2018-09-03 Issue 66 Fundamental Behavior 11 Innovate
YKK has a simple mission – to serve our customers and our communities. We succeed in that mission when we not only meet their needs, but exceed their expectations. Their needs are not static. Their needs are always changing. We satisfy those changing needs by coming up with new products and ways to make and deliver those products. That is innovation. Therefore, we must innovate to succeed. And when I say ‘we,’ I mean everyone is invited to get in the game. We need all of our collective brain power to really find the things that will fulfill that mission. The nice thing is that anyone can play.
By 2004 Amazon had already spent several years trying to build the right loyalty program. They needed something unique (in other words, something ‘innovative’) but had not found the right solution THAT WOULD SATISFY AND DELIGHT THEIR CUSTOMERS. In late 2004, Amazon software engineer, Charlie Ward, submitted a simple but seemingly audacious idea to the company’s online suggestion box: “Why not give the customer free two day shipping?” That idea sparked the creation of Amazon Prime, which now boasts 100 million subscribers paying $99 per year to enjoy Amazon’s free two day shipping, a video streaming service, and much more! All because Charlie Ward said, “What if?”
Innovation is not always a singular idea that clearly presents itself. Sometimes the best innovation arises from failure; sometimes it needs a second set of eyes. Sometimes it takes years to see the potential. In 1968, Spencer Silver’s project to develop an adhesive for the aerospace industry failed. His Acrylate Copolymer Microspheres were durable, but terribly weak. They maintained their adhesion but could not be counted on to hold much. Since the adhesive did not leave a residue, he thought it could be applied to the top of bulletin boards, allowing notices to be posted without a pin. His management team did not like the idea because a) it did not solve the immediate problem of airplane glue, and b) bulletin board sales were not sufficiently large for it to make sense. It was not until 1973, when product development engineer Art Fry, tired of having the bookmarks constantly fall out his hymnal in church, realized the adhesive needed to be applied to the paper, not the board. With that, 3M’s Post-it® notes were born. That was 45 years ago and they still sell one billion dollars worth of them a year. How is that for satisfying customers’ needs?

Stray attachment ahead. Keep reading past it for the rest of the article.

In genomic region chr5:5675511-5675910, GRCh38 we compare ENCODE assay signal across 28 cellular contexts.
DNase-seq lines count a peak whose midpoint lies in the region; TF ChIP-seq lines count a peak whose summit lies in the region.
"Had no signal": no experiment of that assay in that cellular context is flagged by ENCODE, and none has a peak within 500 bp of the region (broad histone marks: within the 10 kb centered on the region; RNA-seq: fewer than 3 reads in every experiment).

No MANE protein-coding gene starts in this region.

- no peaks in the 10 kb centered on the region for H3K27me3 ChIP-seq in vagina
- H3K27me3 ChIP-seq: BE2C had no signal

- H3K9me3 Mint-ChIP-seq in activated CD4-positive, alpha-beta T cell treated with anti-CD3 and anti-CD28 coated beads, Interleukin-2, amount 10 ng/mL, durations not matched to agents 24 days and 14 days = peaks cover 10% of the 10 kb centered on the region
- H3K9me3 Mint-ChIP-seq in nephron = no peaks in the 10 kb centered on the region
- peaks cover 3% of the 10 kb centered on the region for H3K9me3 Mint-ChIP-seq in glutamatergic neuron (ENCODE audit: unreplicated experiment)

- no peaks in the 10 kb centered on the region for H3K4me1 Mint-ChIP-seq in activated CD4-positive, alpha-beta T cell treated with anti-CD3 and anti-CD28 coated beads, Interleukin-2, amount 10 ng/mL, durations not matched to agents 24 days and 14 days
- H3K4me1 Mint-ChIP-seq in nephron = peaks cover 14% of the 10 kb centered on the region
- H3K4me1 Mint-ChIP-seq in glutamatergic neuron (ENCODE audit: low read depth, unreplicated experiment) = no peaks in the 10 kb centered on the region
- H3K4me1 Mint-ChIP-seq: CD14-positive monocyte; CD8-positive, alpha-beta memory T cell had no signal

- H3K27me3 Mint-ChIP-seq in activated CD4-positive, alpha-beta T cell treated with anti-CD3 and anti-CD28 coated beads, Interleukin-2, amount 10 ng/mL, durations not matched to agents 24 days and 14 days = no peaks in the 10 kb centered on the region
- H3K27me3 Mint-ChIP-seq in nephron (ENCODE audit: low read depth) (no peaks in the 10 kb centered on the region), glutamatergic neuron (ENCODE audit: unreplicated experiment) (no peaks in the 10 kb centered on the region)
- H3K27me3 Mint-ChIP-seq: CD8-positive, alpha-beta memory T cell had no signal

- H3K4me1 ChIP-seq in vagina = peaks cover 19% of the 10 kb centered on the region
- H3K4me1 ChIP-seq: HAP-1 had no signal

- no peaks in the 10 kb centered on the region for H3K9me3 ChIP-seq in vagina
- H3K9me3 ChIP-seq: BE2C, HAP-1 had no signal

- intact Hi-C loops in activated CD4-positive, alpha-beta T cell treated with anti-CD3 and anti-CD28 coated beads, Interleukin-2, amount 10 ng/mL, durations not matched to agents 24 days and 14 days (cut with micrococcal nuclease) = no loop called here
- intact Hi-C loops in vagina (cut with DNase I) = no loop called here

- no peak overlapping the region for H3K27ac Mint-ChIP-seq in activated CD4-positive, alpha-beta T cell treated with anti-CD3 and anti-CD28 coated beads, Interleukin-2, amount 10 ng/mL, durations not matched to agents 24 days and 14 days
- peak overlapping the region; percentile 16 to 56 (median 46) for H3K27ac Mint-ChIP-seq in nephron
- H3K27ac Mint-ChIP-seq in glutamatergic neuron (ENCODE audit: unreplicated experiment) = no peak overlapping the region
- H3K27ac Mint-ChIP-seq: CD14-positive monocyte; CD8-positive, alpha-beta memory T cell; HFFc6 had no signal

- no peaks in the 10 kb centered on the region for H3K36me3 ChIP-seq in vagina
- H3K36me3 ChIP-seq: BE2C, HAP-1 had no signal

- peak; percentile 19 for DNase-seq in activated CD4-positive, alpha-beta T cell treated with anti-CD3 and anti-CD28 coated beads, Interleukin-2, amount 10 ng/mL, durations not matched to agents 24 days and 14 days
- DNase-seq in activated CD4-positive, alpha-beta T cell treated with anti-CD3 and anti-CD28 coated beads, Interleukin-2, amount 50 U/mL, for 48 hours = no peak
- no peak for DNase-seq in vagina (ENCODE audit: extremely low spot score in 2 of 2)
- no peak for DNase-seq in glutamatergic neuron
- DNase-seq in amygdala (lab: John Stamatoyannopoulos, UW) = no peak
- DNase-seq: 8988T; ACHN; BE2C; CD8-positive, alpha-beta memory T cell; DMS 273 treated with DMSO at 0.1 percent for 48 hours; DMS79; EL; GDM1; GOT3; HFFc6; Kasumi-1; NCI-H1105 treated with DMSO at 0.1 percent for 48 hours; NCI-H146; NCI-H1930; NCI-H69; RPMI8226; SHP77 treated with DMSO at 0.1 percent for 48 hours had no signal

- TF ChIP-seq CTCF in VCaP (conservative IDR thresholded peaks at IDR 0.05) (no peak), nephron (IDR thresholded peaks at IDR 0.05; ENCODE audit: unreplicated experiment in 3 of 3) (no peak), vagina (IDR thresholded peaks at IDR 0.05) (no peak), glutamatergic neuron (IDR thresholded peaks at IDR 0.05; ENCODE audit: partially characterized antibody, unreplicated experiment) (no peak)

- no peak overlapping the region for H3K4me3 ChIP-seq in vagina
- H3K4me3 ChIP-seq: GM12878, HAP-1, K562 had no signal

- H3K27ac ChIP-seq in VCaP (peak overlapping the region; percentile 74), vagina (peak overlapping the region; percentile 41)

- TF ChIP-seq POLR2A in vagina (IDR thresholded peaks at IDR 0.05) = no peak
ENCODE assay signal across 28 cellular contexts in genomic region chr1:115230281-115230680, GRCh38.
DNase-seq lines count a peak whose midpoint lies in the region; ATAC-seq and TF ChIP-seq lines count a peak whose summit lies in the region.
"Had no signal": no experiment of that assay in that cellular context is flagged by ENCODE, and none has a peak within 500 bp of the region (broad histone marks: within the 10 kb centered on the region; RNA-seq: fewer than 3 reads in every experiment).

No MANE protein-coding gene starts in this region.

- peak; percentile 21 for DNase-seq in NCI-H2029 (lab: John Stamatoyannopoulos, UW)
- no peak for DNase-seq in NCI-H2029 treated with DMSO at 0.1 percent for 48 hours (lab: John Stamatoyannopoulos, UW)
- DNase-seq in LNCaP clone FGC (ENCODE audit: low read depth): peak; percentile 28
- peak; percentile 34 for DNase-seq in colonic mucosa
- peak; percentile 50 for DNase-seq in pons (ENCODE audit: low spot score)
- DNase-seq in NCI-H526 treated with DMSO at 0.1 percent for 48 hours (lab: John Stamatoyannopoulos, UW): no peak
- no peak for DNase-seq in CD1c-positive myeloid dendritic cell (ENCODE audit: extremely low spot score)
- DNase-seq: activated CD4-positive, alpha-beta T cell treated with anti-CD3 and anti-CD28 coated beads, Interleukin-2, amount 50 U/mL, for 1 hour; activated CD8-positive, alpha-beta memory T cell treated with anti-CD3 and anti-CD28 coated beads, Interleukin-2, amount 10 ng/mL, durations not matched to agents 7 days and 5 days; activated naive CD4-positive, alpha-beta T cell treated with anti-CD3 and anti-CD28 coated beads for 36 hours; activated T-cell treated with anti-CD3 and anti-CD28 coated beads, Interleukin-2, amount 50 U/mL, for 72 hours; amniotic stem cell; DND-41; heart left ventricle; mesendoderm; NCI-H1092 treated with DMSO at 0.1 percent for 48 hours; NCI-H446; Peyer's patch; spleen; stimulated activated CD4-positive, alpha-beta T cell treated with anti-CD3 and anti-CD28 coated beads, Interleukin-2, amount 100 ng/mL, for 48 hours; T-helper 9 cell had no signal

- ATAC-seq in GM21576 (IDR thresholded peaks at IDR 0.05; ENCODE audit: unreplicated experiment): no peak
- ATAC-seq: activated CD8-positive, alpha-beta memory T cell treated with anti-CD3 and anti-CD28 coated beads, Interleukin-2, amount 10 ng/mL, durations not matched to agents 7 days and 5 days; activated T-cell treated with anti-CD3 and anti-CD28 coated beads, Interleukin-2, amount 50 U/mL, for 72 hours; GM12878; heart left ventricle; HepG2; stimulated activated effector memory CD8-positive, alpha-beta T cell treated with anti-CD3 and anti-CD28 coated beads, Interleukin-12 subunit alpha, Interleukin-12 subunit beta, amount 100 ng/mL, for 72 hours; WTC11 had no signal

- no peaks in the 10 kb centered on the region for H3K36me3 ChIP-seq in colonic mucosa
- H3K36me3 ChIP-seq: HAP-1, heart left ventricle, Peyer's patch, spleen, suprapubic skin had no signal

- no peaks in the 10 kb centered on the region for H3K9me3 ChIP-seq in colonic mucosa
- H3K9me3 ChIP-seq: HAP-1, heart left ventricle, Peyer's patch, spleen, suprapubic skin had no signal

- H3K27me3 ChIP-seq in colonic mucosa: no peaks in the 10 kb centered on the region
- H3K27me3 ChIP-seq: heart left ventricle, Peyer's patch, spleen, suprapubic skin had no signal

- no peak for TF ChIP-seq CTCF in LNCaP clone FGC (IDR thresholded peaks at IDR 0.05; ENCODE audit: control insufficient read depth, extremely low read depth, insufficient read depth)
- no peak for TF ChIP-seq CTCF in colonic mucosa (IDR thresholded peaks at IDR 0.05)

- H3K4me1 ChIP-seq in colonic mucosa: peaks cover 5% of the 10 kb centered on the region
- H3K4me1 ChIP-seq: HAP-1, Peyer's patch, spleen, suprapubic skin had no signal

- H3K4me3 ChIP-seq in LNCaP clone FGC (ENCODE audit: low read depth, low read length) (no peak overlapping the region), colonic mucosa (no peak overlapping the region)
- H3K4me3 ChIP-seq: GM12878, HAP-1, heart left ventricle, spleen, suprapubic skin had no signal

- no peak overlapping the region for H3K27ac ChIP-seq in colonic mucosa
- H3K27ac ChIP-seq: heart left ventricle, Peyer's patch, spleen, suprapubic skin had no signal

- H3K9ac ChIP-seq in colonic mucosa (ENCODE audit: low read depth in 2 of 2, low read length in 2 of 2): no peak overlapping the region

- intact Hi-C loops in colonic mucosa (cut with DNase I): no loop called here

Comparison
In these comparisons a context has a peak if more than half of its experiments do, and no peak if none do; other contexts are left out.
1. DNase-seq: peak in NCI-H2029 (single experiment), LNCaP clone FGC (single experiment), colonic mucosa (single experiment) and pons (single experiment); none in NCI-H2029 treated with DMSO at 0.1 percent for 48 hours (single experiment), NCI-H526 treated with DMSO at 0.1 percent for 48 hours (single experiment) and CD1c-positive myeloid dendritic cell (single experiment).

YKK Corporation of America